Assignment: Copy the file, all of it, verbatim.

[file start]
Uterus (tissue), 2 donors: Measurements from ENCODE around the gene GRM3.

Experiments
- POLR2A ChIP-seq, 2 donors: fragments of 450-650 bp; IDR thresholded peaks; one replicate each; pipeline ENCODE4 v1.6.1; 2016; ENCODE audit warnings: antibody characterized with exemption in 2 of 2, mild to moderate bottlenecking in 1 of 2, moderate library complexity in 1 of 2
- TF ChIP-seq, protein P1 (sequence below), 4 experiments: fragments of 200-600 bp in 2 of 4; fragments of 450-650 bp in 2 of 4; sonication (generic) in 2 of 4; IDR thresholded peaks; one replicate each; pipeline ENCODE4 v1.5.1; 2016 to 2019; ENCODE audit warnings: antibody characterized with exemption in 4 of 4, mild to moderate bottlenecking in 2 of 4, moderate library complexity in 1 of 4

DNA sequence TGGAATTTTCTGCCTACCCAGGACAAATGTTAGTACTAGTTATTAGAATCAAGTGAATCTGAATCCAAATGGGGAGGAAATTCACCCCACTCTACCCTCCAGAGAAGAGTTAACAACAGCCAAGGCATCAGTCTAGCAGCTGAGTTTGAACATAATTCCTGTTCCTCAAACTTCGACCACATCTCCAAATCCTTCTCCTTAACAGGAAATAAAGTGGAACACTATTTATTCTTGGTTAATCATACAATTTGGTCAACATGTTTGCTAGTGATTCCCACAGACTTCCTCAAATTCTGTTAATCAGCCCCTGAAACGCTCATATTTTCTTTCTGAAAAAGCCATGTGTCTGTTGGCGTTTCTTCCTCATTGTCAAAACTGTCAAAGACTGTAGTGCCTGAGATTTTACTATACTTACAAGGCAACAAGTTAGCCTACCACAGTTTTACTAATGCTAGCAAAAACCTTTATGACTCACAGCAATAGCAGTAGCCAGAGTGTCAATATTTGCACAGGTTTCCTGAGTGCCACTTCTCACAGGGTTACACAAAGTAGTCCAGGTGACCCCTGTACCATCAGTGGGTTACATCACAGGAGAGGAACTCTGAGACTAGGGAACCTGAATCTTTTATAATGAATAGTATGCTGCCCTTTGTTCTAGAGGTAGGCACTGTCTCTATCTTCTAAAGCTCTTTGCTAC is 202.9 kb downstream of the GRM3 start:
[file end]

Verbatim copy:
Uterus (tissue), 2 donors: Measurements from ENCODE around the gene GRM3.

Experiments
- POLR2A ChIP-seq, 2 donors: fragments of 450-650 bp; IDR thresholded peaks; one replicate each; pipeline ENCODE4 v1.6.1; 2016; ENCODE audit warnings: antibody characterized with exemption in 2 of 2, mild to moderate bottlenecking in 1 of 2, moderate library complexity in 1 of 2
- TF ChIP-seq, protein P1 (sequence below), 4 experiments: fragments of 200-600 bp in 2 of 4; fragments of 450-650 bp in 2 of 4; sonication (generic) in 2 of 4; IDR thresholded peaks; one replicate each; pipeline ENCODE4 v1.5.1; 2016 to 2019; ENCODE audit warnings: antibody characterized with exemption in 4 of 4, mild to moderate bottlenecking in 2 of 4, moderate library complexity in 1 of 4

DNA sequence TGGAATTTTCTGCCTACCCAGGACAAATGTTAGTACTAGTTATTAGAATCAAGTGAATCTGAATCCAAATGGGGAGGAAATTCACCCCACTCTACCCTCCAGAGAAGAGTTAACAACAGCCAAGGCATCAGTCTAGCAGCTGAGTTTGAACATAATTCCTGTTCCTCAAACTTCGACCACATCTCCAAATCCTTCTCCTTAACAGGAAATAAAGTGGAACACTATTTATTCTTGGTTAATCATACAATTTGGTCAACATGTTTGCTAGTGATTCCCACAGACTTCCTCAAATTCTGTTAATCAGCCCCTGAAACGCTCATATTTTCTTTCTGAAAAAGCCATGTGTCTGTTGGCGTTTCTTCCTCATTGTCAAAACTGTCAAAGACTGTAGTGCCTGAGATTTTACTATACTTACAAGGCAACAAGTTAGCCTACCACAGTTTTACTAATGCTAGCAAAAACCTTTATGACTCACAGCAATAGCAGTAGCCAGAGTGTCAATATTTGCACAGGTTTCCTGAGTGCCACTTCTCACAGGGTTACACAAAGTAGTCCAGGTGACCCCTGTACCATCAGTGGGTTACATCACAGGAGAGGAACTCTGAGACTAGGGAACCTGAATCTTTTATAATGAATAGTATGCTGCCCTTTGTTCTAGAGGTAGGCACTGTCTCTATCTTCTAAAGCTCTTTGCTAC is 202.9 kb downstream of the GRM3 start: